Pennsylvania: Tidal wave or big yawn in Democratic race
Did the Pennsylvania primary make no difference at all, or did it change the course of the race for the Democratic nomination?
The answer is in the eye of the spinner.
Aides to Hillary Clinton said this morning that the "tide is turning" because of her win.
"By providing fresh evidence that Hillary is the candidate best positioned to beat John McCain in the fall," campaign spokesman Phil Singer said in a widely circulated memo, "the Pennsylvania primary is a turning point in the nominating contest."
Barack Obama, Singer continued, made an unprecedented investment in television advertising, but he "again failed to win a state that will be vital to a Democratic victory in November and spurred new questions about his ability to beat John McCain."
Over at Camp Obama, though, the results were getting the equivalent of a big, loud yawn, at least in public.
Campaign manager David Plouffe noted that Clinton's win did not substantially change the pledged delegate lead Obama has over her.
"She obviously in these remaining nine contests needs to win with big margins," Plouffe told reporters.
Essentially, he argued, the campaign moves on to the May 6 primaries in North Carolina and Indiana without a shift in relative position.
"We don't believe the structure of the race is going to change fundamentally," Plouffe said.
Perhaps, but that doesn't mean there isn't some concern ...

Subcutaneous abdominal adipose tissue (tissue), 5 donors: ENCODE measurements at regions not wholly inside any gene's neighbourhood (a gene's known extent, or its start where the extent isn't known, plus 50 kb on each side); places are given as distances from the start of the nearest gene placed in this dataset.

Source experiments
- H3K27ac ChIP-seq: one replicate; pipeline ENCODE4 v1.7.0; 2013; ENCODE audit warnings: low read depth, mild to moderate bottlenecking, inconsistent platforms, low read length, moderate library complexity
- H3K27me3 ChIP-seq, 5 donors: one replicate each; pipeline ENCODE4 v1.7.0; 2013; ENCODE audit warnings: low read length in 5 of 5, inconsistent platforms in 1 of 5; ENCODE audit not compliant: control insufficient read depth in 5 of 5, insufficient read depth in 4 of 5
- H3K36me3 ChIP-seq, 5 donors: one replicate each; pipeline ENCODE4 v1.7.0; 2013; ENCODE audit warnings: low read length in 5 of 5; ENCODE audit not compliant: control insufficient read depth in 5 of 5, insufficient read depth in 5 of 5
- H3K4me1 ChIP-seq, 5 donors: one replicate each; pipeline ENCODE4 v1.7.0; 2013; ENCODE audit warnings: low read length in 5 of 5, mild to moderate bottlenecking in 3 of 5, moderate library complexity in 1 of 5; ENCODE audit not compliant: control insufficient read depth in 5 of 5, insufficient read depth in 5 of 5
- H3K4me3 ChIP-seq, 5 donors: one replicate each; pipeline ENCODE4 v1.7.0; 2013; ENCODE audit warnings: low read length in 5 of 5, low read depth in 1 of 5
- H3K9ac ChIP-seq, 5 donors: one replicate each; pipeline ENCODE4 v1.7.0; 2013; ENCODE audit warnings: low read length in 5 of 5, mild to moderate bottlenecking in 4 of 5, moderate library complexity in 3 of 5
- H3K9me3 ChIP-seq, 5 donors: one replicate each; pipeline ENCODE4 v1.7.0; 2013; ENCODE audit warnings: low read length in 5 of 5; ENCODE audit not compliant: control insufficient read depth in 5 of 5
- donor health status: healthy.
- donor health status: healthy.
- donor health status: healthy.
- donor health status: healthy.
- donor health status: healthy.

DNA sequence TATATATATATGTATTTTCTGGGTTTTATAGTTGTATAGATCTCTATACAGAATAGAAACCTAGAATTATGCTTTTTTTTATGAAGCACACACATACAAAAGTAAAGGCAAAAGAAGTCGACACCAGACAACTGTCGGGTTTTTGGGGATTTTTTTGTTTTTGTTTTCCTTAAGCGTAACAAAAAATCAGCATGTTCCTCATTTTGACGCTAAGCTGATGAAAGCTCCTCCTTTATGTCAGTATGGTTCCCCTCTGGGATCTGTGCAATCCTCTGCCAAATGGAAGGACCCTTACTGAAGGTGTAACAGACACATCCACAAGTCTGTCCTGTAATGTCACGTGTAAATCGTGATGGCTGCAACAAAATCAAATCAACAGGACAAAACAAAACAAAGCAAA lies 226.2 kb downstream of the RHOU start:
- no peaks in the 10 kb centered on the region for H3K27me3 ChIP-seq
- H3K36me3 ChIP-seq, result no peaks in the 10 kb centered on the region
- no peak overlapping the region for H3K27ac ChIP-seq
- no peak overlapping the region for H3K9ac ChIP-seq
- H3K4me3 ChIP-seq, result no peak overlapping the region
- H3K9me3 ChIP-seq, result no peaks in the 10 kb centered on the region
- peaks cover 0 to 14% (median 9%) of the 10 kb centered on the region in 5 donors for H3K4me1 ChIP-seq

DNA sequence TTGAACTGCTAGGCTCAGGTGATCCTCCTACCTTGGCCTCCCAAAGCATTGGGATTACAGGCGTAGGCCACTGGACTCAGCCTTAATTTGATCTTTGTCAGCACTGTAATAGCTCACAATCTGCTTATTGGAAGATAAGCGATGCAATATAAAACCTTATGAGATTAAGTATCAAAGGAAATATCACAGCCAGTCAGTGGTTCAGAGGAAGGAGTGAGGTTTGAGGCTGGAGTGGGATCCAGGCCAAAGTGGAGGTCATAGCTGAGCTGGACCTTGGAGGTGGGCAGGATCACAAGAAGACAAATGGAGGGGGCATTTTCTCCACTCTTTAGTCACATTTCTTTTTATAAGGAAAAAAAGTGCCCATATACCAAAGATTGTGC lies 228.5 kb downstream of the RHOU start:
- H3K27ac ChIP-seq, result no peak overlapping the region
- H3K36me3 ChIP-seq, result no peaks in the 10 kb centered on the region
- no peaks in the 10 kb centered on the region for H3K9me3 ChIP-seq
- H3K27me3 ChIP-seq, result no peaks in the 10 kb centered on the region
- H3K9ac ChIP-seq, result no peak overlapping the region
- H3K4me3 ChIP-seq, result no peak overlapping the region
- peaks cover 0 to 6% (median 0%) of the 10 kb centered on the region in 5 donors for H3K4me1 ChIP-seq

within the Obama brain trust. Again, for public consumption, Obama chief strategist David Axelrod (above) sought today to discount the long-range importance of his candidate's failure to garner much support from white, blue-collar workers.
"Let's understand," Axelrod said on NPR, "that the ... white working class has gone to the Republican nominee for many elections...."
Right -- and the GOP has won five of the last seven presidential votes. So with their eye on the White House prize, it's unlikely that in private deliberations Obama and his top aides are as nonchalant about the white working-class vote as Axelrod sounded today.
Indeed, among the reams of copy published this morning on the Pennsylvania primary, we were most inrigued by a tidbit in a New York Times story. Obama strategists, Jeff Zeleny wrote, "immediately began studying the results — and intended to interview voters in a postmortem — to see what kept them from supporting Mr. Obama."
That would have been an even better idea after the March 4 Ohio primary, but better late than never.
-- Christi Parson and Don Frederick
Christi Parsons writes for the Swamp of the Chicago Tribune's Washington bureau.
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